Building the Digital Harvard Art Museums

Screenshot of Harvard Art Museum website collection browse/search.

The Harvard Art Museum website design is new, fresh, clean, minimalist, image focused, large, and in general a joy to use. Here are some notes I took on a talk by Jeff Steward (Director of Digital Infrastructure and Emerging Technology (DIET)) and Steven Waldron (Creative Director and Head of Design).

Description: “Several years ago the staff at the Harvard Art Museums started to assemble a new suite of digital tools to coincide with the opening of the new museums in November 2014. In this session we’ll talk about the implementation of these tools along with the museums’ aesthetic and design, APIs and the collections databases, and the commingling of the physical and digital experience.”


design stuff

  • rationalization of color – linked to time/date with color spectrum – a color a day/365
  • art first – bringing art in front of text
  • Area17 for design
  • index magazine online – same style in print

core services and software

  • EngineYard
  • Acquia
  • Amazon web services
  • Herokee, to host API
  • Harvard Digital Repository Service (DRS) has ~million items
  • Harvard Art Museums API – large piece of project
  • ElasticSearch – better with hierarchies than Solar – good search and speed
  • Node.js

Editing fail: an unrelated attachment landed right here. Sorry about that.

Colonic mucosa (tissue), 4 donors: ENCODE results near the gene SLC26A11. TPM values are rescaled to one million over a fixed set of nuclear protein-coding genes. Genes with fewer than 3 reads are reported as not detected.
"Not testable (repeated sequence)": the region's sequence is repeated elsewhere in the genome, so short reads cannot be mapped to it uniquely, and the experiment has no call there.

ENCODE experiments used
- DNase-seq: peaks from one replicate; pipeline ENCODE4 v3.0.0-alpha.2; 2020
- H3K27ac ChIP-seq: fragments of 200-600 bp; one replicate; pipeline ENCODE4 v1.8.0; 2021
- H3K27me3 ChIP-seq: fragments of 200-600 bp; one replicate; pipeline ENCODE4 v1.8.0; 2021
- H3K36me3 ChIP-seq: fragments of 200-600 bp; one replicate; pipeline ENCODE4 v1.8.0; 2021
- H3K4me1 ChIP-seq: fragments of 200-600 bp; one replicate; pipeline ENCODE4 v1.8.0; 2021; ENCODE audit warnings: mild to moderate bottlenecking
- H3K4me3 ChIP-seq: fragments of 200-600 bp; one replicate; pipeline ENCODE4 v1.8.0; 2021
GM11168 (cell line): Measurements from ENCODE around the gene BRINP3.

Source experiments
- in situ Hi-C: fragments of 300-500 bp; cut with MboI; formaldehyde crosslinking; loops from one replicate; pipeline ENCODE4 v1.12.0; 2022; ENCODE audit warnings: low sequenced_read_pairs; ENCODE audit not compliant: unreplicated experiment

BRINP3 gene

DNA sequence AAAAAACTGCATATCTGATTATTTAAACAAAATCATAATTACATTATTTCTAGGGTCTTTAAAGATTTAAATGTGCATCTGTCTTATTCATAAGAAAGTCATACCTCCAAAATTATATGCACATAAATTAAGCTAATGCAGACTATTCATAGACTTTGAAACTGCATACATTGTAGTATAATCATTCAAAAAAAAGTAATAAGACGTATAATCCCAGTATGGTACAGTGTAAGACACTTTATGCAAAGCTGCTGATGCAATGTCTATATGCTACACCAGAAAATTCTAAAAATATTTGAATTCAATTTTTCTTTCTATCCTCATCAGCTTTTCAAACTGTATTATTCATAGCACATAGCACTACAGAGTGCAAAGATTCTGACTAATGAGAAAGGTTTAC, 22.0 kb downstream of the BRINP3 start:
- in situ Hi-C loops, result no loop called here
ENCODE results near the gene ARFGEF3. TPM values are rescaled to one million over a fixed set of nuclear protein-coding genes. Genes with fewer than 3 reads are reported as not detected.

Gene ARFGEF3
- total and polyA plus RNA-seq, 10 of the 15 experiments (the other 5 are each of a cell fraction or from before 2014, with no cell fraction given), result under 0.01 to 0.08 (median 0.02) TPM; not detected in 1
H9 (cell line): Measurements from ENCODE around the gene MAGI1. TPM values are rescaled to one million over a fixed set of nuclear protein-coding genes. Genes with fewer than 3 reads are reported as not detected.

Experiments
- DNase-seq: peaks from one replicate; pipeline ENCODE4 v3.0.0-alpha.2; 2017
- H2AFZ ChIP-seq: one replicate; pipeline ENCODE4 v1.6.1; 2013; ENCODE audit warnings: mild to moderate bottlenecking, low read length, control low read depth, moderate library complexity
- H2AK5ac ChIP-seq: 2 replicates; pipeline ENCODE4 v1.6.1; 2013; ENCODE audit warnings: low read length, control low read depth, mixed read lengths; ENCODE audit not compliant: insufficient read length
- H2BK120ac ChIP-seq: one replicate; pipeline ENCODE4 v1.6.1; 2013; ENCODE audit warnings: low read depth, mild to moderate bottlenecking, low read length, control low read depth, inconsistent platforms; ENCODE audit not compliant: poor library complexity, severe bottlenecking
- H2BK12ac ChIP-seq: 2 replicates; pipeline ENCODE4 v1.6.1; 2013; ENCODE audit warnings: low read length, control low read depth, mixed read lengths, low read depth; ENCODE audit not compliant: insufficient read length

• PHP framework, Drupal has too much baggage, PHP brings closer to code = a lot of services

some major points:

  • Website is veneer over content
  • Make sure data is captured well first = groundwork
  • Responsive design is important
  • Keep it simple – focus on building blocks
  • Homepage – brings collections to the front – starts you browsing immediatly
  • API available
  • On homepage search box with filters below news items/current exhibits
  • There is a form to set up research appointments, also has a Pinterest type feel, can log in, save to collection, order image
  • Didn’t have specific user in mind – more about effective communication
  • Digital tour builder – sort of powerpointy
  • Also look at Cooper-Hewitt museum doing similar with starting with building blocks
Screenshot of Cooper Hewitt website, the Wallcoverings Department.

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